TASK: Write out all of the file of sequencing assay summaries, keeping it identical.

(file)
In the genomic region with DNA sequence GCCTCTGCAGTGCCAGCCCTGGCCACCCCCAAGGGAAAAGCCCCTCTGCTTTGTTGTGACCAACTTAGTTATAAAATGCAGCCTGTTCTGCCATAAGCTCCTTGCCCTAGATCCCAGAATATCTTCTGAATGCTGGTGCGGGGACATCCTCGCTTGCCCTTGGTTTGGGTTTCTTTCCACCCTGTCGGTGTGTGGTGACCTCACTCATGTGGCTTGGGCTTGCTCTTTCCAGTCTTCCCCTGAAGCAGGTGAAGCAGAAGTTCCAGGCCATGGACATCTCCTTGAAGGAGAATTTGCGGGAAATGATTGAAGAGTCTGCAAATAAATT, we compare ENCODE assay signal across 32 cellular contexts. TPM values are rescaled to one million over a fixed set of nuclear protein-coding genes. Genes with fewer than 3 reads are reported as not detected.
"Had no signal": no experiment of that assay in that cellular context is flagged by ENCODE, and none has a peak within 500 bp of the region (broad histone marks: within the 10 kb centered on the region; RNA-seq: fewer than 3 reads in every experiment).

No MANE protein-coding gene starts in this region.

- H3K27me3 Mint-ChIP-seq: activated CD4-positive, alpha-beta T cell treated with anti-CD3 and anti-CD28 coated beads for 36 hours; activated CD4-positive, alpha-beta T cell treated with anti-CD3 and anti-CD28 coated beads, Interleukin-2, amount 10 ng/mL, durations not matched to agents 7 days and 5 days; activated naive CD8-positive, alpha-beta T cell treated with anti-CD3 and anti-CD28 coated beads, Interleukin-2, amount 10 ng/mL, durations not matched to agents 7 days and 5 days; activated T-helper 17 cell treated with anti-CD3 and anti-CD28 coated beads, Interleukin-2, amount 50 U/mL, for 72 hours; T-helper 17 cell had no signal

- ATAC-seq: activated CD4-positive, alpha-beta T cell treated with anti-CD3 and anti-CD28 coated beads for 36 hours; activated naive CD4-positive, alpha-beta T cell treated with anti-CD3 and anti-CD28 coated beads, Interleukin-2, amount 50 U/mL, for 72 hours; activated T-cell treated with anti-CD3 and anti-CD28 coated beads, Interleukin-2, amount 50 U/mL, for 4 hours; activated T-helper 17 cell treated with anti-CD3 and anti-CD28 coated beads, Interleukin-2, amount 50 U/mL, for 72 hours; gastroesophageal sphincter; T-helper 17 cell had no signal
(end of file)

In the genomic region with DNA sequence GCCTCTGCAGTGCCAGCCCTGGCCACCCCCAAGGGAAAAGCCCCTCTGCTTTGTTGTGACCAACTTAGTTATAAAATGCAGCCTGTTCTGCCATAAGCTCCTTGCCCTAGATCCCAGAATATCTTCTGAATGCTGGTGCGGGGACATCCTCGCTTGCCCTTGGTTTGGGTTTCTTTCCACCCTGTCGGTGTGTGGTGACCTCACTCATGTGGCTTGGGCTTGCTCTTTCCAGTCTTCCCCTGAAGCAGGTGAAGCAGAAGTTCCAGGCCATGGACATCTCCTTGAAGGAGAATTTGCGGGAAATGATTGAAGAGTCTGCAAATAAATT, we compare ENCODE assay signal across 32 cellular contexts. TPM values are rescaled to one million over a fixed set of nuclear protein-coding genes. Genes with fewer than 3 reads are reported as not detected.
"Had no signal": no experiment of that assay in that cellular context is flagged by ENCODE, and none has a peak within 500 bp of the region (broad histone marks: within the 10 kb centered on the region; RNA-seq: fewer than 3 reads in every experiment).

No MANE protein-coding gene starts in this region.

- H3K27me3 Mint-ChIP-seq: activated CD4-positive, alpha-beta T cell treated with anti-CD3 and anti-CD28 coated beads for 36 hours; activated CD4-positive, alpha-beta T cell treated with anti-CD3 and anti-CD28 coated beads, Interleukin-2, amount 10 ng/mL, durations not matched to agents 7 days and 5 days; activated naive CD8-positive, alpha-beta T cell treated with anti-CD3 and anti-CD28 coated beads, Interleukin-2, amount 10 ng/mL, durations not matched to agents 7 days and 5 days; activated T-helper 17 cell treated with anti-CD3 and anti-CD28 coated beads, Interleukin-2, amount 50 U/mL, for 72 hours; T-helper 17 cell had no signal

- ATAC-seq: activated CD4-positive, alpha-beta T cell treated with anti-CD3 and anti-CD28 coated beads for 36 hours; activated naive CD4-positive, alpha-beta T cell treated with anti-CD3 and anti-CD28 coated beads, Interleukin-2, amount 50 U/mL, for 72 hours; activated T-cell treated with anti-CD3 and anti-CD28 coated beads, Interleukin-2, amount 50 U/mL, for 4 hours; activated T-helper 17 cell treated with anti-CD3 and anti-CD28 coated beads, Interleukin-2, amount 50 U/mL, for 72 hours; gastroesophageal sphincter; T-helper 17 cell had no signal